Blocking the I Fund from access to Chinese stocks would be largely symbolic, with virtually no impact on equity markets. Image: Dilok Klaisataporn/Shutterstock.com

Lyn Alden

Aside from the G Fund that invests in special treasuries, the TSP uses index funds for its other funds, meaning it follows passive benchmarks to own a broad number of stocks.

The C Fund follows the famous large-cap U.S. S&P 500 index. The S Fund tracks an index that invests in U.S. small and medium-sized companies. The F Fund follows the Bloomberg Barclays U.S. Aggregate Bond Index. The I Fund follows the MSCI EAFE international stock index. These are the only five funds in the TSP.


Since inception in 2001, the I Fund is the only international stock fund in the TSP, and it follows the MSCI EAFE index which stands for the Morgan Stanley Capital International Europe, Australasia, and Far East index. It invests only in developed markets in those regions.

The Federal Retirement Thrift Investment Board (FRTIB), which oversees the Thrift Savings Plan, decided in 2017 after a comprehensive review to expand the number of countries that the I Fund invests in, meaning they will switch to a broader index that includes Canada and various emerging markets that the current I Fund index has no exposure to.

Most retirement plans these days, ranging from Vanguard to Fidelity to other providers, include a portion of emerging markets in their overall plan. The I Fund was originally meant to transition to the broader index in 2019, but was delayed to start in 2020.

Specifically, the I Fund is intended to be switched from the MSCI EAFE index to the MSCI All-Country Ex-USA Investable Market Index (MSCI ACWI ex-USA IMI), which is one of the broadest indices for world markets. It would greatly expand the I Fund’s geographic exposure:

Source: BlackRock

However, because the indices are weighted by market capitalization, and Europe and Japan represent the bulk of the world’s market capitalization outside of the United States, the change for the fund is only moderately impactful. Less than one-quarter of the fund, based on the indices as currently balanced, would be invested in emerging markets. The other three-quarters would remain in developed markets. Since the inception of the MSCI emerging markets index in the 1980’s, the emerging market index has outperformed the MSCI EAFE index, but with more volatility, so it has historically been good to balance it with developed markets in a globally diversified portfolio.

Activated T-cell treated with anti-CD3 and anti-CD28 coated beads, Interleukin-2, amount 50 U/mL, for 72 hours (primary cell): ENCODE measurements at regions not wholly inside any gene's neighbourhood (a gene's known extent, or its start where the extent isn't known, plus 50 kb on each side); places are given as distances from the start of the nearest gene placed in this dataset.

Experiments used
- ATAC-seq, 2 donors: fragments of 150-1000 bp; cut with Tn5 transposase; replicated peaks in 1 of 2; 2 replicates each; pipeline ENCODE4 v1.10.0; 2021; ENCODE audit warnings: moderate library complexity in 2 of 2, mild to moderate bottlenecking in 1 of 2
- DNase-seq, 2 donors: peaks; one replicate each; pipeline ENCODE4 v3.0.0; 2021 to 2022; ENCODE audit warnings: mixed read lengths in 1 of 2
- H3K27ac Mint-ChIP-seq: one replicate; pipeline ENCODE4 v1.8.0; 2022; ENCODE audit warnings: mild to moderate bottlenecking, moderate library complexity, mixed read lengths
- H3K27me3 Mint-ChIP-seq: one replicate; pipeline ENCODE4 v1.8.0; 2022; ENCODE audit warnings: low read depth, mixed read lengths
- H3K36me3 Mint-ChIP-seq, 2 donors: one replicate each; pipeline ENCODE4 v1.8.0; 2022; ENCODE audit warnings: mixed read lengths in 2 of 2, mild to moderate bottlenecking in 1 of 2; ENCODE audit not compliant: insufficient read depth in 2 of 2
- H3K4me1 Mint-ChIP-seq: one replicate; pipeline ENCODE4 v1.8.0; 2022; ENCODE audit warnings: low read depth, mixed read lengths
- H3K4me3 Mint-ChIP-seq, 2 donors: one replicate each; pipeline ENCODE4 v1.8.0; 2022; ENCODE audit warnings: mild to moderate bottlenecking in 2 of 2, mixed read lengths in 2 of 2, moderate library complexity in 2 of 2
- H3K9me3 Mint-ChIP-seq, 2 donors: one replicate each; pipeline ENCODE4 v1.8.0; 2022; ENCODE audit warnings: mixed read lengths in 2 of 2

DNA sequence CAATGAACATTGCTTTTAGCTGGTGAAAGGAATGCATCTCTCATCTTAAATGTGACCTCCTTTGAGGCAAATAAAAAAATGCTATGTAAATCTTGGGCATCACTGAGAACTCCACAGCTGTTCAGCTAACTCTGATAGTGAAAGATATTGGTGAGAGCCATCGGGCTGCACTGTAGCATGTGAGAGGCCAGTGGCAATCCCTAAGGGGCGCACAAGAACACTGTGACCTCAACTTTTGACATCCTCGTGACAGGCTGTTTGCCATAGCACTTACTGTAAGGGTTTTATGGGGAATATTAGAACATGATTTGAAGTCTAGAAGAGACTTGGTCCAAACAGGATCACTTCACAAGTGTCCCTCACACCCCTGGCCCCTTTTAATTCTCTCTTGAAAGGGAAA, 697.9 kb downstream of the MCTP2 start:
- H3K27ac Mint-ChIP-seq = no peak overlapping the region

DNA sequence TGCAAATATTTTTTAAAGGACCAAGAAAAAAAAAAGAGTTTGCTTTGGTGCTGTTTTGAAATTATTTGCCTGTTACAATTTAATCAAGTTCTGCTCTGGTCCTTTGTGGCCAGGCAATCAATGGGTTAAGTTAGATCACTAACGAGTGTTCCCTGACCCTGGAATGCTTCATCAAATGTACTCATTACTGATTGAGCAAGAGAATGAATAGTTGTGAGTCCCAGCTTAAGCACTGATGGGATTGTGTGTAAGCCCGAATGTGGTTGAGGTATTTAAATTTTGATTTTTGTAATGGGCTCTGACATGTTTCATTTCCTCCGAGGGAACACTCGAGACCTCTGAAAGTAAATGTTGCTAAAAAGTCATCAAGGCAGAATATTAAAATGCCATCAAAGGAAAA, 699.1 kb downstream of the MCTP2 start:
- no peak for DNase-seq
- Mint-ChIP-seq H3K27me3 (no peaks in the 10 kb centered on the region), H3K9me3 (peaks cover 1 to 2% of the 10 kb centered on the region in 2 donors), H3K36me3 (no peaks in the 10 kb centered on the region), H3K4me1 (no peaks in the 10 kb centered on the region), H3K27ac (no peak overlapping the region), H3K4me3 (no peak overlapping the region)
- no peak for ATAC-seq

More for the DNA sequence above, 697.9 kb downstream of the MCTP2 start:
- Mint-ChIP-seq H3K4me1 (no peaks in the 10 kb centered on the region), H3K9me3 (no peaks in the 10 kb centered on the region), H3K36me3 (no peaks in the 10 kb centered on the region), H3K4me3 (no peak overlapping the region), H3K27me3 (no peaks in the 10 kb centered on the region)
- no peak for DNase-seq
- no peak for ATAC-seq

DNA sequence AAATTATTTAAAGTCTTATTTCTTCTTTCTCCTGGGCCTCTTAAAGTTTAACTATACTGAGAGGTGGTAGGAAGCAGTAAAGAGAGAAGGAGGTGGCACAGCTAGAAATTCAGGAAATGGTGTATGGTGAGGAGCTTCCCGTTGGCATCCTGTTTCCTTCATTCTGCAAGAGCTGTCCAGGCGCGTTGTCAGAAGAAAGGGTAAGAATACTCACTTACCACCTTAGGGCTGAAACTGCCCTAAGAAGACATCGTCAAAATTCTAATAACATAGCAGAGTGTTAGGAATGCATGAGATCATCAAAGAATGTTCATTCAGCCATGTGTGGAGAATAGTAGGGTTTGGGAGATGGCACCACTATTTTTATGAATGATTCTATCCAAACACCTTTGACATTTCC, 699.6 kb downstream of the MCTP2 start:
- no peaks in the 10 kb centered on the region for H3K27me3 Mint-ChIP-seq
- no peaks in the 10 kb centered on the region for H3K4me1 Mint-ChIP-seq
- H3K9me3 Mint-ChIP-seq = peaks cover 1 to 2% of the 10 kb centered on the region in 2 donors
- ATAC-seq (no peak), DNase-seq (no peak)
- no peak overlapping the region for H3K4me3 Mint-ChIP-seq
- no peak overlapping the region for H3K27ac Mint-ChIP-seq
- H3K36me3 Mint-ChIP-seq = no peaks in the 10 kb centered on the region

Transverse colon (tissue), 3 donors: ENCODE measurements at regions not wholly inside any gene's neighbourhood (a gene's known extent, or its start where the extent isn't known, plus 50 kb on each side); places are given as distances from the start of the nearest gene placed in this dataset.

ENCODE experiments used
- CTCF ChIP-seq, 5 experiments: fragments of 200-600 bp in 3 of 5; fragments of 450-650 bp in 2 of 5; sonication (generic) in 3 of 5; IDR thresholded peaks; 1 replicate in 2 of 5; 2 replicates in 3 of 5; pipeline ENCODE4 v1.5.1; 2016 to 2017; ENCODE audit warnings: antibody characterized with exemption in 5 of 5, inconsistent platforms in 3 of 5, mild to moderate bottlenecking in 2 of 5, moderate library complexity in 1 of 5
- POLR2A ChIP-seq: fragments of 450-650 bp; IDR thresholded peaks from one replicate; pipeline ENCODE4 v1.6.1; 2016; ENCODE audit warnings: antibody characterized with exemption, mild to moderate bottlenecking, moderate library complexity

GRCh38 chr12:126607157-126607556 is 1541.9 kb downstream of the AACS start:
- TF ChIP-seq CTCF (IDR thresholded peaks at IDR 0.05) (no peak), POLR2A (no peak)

Senator Marco Rubio has announced plans to introduce legislation that, if passed, would block the I Fund from changing its index, with the desired goal to stop the I Fund from investing in Chinese stocks in particular. The new I Fund index as currently planned would put less than 10% of its assets into Chinese stocks, based on market capitalization at the current time.


The L2050 lifecycle fund, since it puts a bit under 30% into the I Fund, would put a bit under 3% into Chinese equities, if the broader index is applied. This provides a high-level example for how much the typical TSP account might put into Chinese stocks if the I Fund switches to the broader index.

The United States and China are currently involved in a multi-year trade war that ranges from intellectual property rights to trade imbalances to accounting standards, and for some politicians this extends to human rights as well. Details aside, it’s not a particularly partisan issue from a high-level view; several members of the Republican party and Democratic party currently have adopted hardline approaches towards China as this process plays out.

This news adds complexity to the otherwise boring system of passive index investing. When financial experts decide to include more countries purely for risk-adjusted return optimization and therefore decide to invest in broader global index funds, but politicians decide to block investment in specific individual countries for political reasons, civilian federal employees and military personnel can be caught in the middle.

To put the numbers in context, the TSP has over $500 billion in assets under management, but the I Fund only holds about $50 billion in assets. The new index, if transitioned to, would put less than 10% of the I Fund into China based on market capitalization, representing about $5 billion.

China’s stock market capitalization is worth about $7 trillion, or about 1,400 times as much money as the I Fund would invest into China if the broad index is applied. And China holds over $1 trillion in U.S. federal debt securities. Americans hold hundreds of billions of dollars in Chinese markets. The I Fund’s potential $5 billion allocation to China would be a statistical rounding error, a fraction of 1% of these numbers. Instead, right or wrong, a law like this would be largely a symbolic gesture rather than one that meaningfully impacts China’s balance of payments or equity markets.

It’s unclear at the current time how this will play out. While this potential legislation would not have any meaningful impact on the United States or China at the sovereign level due to the I Fund’s numerical insignificance, whether or not civilian federal or military personnel have any access to emerging markets over the coming years and decades could potentially meaningfully impact their rates of return. There are some other options the TSP board can consider, such as indices that include emerging markets but not China, but how this will resolve is currently unknown.